quite what she seems. She won’t change. Things are working fine for her.
As readers, we increasingly see through the characters, yet there is no moment when they acquire insight and act on it to change their lives. What is said to Mathilde clarifies, but the clarification itself is a kind of punishment that cannot undo what has happened.
Those who think of this as an old-fashioned story would probably point to the revelation at the end that implies a lesson learned. Yes—but it’s a lesson that, once revealed, won’t do anyone any good. Did the Bad Guy (Mathilde) learn a lesson? Ten years are very real, and when time passes, it has passed. The last sentence, with its revelation that instantly interjects irony, rings hollowly, and nothing follows: “Oh, my poor Mathilde! Why, my necklace was paste!It was worth at most only five hundred francs.” It so rarely happens in life but so often in stories: someone suddenly announces a stunning fact, and is heard with crystal clarity, because a train does not clatter by at just that moment, muffling the final words. Nor does the character who is directly addressed make some rejoinder. In stories, people get their perfect moment, no matter how painful that moment is. It’s allowed to be undisturbed, frozen for all time amid white space. The subject of “The Necklace” is power, and the story concludes with someone asserting power. The ending establishes the author’s power, as well.
What might Mrs. Nixon have thought of the story? That it was about people in situations that brought forth one’s worst imaginings? That a fairy tale, or a story with elements of one, has always been popular as a way for writers to take readers back to childhood, with the grown-up children just as eager to credulously experience the ride? Perhaps she prided herself on her common sense, confident that she would never face ten years of secret shame for a terrible mistake, a failed secret.
What if Maupassant had written a story about a woman who, perhaps against her better judgment, marries a man who promises to go places but who has a secret flaw, a sense of wounded pride. She is aware of his tendency to overthink things, to think of people as potential enemies, to speak in ways that may seem authoritative initially, but that often depend on devious strategies of entrapment. Yet she stands by him as he weathers a series of setbacks at the hands of those he comes to identify as his implacable foes, people he must undermine and destroy in order to survive. As his machinations become more obvious, she wonders whether he has always been defined by his own demons. He triumphs, but in battling his perceived enemies, he does something shameful, and harbors a terrible secret, one she sees, or wants to see, only in herperipheral vision. After his downfall, they remain in limbo, trying to repay the debt he barely admits owing. Might such a story have had experiential force, registered as a warning, or is fiction just fiction, a made-up tale? (Nixon’s personal physician during his exile in San Clemente, Dr. John C. Lungren, writes: “Nixon’s growing self-awareness would later deepen into dreadful self-recognition that would reach a catharsis of confidence during the seminal David Frost interviews of March 1977. As he confronted his own actions, the consequences flowing from his own fallibility would fill Nixon with great sorrow and deep contrition.”) The moral—in both Maupassant’s story and Mrs. Nixon’s life—is undermined by the fact that awareness comes too late, that both women have spent their lives with men who will never learn the right lessons, will never change.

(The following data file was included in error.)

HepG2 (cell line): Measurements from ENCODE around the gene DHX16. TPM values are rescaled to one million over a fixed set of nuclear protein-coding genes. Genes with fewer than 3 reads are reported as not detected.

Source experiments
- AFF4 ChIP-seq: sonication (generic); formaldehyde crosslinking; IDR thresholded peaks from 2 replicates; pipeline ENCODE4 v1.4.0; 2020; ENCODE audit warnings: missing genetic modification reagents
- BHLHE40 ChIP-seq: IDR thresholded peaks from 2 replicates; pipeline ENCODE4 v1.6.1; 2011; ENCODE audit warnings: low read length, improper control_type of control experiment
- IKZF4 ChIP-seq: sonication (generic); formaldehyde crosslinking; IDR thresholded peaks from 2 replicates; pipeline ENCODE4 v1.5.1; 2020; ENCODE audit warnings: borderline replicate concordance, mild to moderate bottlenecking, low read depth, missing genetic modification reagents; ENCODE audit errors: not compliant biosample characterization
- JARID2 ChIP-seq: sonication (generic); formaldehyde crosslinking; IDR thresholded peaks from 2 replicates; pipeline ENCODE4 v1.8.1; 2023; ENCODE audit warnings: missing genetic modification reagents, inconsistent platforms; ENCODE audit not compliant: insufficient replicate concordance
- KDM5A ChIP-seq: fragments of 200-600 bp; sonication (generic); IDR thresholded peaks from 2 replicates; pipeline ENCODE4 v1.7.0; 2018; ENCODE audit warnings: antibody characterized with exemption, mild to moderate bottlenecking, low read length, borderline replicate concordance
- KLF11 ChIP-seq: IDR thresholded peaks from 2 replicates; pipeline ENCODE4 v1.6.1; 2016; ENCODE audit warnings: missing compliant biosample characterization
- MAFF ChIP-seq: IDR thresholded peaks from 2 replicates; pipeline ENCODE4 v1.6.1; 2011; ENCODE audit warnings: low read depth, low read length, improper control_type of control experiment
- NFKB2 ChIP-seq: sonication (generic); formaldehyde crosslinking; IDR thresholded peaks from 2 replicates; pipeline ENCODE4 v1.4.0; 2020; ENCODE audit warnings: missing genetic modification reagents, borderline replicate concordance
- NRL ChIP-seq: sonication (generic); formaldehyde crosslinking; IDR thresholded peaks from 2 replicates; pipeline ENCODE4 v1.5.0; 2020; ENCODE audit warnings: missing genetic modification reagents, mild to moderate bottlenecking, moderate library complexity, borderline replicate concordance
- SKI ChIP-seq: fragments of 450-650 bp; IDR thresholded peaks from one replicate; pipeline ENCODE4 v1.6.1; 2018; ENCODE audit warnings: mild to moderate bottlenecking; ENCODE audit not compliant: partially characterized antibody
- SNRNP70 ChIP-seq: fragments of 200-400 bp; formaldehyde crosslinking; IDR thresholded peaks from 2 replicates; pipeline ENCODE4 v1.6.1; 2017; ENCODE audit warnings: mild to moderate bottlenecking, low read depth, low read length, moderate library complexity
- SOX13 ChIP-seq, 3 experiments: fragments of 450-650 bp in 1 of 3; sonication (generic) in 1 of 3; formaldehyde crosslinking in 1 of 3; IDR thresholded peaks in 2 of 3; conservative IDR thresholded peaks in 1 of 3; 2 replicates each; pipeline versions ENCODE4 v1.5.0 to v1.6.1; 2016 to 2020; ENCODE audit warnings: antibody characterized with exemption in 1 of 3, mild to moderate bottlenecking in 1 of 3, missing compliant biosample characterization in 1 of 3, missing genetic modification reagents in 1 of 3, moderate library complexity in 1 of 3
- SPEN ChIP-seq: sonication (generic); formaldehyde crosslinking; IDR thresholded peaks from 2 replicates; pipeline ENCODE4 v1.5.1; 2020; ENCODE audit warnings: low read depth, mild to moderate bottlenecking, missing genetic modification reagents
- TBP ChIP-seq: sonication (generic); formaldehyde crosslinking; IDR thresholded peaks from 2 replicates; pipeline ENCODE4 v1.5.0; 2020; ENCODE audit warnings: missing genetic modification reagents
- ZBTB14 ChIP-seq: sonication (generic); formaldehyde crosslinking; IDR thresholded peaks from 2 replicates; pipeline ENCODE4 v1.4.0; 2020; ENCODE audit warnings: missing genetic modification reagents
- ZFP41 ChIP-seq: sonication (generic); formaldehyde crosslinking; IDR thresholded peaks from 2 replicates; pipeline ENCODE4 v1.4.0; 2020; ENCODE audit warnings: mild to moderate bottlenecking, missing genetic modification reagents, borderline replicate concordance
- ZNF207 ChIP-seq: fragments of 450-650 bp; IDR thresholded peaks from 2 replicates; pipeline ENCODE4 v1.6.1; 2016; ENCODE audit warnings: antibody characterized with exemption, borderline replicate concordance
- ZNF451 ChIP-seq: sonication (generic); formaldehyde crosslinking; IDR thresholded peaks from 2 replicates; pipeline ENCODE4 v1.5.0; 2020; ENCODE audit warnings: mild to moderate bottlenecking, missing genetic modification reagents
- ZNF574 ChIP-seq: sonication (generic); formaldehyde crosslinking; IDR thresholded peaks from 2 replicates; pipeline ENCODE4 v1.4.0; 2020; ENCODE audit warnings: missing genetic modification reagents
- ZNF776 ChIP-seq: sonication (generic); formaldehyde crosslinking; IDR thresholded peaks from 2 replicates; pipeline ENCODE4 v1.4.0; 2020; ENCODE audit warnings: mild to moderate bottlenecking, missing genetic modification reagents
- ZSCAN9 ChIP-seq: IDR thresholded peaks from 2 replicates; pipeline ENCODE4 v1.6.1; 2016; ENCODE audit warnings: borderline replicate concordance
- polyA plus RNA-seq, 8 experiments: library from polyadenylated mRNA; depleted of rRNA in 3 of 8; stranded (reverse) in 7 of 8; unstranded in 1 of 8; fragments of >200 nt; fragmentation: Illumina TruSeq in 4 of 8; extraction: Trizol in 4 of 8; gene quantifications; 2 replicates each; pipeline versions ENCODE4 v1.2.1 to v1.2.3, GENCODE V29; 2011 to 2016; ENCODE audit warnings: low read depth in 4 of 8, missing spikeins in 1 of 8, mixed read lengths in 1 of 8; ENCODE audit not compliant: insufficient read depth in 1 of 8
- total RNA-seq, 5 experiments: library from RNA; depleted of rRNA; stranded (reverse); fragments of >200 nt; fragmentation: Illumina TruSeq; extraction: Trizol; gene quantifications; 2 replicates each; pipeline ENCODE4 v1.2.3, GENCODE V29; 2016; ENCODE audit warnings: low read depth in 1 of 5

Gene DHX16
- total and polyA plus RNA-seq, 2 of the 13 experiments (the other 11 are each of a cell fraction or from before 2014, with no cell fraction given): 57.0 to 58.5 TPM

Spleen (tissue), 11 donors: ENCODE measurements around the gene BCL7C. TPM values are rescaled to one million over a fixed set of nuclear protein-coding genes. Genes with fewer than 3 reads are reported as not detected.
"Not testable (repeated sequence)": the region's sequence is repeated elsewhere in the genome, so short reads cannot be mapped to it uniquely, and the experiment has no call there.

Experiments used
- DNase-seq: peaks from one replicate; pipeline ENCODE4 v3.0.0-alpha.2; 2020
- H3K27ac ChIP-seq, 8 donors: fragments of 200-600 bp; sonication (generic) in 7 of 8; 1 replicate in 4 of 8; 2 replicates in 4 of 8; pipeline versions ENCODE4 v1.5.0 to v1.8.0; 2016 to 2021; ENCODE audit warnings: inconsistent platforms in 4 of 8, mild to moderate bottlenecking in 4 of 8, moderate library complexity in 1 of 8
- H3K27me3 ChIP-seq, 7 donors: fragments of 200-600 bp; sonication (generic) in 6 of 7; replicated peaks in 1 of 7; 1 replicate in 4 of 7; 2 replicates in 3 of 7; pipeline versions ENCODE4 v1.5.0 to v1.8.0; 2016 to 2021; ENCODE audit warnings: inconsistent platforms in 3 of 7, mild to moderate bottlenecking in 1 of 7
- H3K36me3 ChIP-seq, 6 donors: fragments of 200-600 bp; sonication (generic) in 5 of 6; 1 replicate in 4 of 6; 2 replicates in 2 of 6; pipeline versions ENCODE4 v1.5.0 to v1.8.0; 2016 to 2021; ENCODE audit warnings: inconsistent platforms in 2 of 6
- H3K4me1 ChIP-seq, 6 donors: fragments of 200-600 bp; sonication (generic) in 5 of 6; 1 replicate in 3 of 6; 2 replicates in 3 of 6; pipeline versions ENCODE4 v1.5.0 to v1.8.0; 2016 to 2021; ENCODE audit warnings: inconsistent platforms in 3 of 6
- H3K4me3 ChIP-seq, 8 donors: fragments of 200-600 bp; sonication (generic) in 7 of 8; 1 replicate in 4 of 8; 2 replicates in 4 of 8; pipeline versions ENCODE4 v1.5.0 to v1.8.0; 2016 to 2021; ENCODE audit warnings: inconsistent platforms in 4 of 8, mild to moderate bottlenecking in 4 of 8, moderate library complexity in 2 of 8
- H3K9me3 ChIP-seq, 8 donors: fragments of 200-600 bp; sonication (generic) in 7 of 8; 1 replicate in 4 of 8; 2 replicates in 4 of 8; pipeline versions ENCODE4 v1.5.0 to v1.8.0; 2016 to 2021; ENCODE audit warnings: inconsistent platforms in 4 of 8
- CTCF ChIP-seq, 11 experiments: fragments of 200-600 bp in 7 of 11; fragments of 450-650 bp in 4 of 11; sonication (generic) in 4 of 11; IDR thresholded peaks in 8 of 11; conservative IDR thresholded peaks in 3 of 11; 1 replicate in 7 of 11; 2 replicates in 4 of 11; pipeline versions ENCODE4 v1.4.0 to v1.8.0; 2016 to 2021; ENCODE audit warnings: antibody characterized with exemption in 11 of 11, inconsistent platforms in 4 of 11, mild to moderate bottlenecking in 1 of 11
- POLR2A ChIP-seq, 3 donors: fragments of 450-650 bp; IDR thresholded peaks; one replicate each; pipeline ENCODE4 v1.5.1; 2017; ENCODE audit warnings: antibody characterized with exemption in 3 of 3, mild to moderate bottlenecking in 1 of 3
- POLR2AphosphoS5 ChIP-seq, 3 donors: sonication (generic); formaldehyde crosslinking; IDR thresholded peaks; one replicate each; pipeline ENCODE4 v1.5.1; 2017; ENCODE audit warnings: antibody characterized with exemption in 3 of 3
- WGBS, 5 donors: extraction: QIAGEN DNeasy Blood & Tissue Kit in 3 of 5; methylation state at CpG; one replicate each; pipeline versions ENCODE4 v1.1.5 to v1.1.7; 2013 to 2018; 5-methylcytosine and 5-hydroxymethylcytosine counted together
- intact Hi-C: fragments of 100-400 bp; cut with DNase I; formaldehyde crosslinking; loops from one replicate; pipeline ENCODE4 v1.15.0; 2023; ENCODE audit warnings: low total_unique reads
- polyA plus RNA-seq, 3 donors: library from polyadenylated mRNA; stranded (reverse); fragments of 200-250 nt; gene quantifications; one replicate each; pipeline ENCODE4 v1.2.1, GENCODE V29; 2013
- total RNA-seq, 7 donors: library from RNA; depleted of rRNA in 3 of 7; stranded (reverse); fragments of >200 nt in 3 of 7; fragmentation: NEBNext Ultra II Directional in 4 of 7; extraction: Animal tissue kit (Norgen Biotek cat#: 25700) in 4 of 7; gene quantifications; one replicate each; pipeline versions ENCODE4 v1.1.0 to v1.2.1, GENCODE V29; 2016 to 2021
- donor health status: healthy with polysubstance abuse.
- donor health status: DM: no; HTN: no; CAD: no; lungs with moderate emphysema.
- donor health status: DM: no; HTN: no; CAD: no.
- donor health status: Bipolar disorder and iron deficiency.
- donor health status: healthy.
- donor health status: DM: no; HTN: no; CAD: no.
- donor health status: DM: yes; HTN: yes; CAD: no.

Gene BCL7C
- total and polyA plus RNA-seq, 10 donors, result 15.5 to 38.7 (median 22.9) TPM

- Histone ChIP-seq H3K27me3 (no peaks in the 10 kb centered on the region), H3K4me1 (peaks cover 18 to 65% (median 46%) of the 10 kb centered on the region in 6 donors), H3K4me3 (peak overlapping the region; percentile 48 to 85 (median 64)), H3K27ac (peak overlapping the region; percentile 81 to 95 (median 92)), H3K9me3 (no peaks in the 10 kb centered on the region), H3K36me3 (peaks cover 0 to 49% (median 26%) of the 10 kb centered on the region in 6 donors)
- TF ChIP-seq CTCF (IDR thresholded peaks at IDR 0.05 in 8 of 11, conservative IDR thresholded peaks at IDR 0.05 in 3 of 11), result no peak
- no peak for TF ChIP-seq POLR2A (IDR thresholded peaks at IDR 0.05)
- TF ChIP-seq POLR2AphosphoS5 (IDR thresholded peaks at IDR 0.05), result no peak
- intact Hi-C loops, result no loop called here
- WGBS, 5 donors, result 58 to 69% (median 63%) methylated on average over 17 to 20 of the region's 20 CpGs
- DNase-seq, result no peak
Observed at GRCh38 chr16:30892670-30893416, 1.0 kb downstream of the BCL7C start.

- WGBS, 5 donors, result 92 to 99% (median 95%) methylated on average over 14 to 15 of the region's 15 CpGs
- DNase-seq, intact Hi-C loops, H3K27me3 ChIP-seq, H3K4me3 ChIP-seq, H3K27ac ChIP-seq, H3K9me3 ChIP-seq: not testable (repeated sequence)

Short stories could hardly exist without the way power shifts within them. This is often, but not always, subtle, and balances are tipped incrementally. (In James Joyce’s “The Dead,” Gabriel Conroy, a complicated and hubristic man, comes to understand that his wife is, and has been, a person independent from him; he